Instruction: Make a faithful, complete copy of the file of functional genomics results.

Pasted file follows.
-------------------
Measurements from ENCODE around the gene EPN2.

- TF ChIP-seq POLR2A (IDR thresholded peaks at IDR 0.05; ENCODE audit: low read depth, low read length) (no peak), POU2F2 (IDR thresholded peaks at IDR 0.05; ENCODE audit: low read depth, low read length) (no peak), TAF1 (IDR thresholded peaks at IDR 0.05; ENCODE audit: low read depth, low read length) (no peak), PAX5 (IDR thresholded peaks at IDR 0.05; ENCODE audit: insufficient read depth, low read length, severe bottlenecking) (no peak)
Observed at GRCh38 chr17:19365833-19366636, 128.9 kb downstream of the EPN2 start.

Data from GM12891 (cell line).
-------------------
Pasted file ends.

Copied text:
Measurements from ENCODE around the gene EPN2.

- TF ChIP-seq POLR2A (IDR thresholded peaks at IDR 0.05; ENCODE audit: low read depth, low read length) (no peak), POU2F2 (IDR thresholded peaks at IDR 0.05; ENCODE audit: low read depth, low read length) (no peak), TAF1 (IDR thresholded peaks at IDR 0.05; ENCODE audit: low read depth, low read length) (no peak), PAX5 (IDR thresholded peaks at IDR 0.05; ENCODE audit: insufficient read depth, low read length, severe bottlenecking) (no peak)
Observed at GRCh38 chr17:19365833-19366636, 128.9 kb downstream of the EPN2 start.

Data from GM12891 (cell line).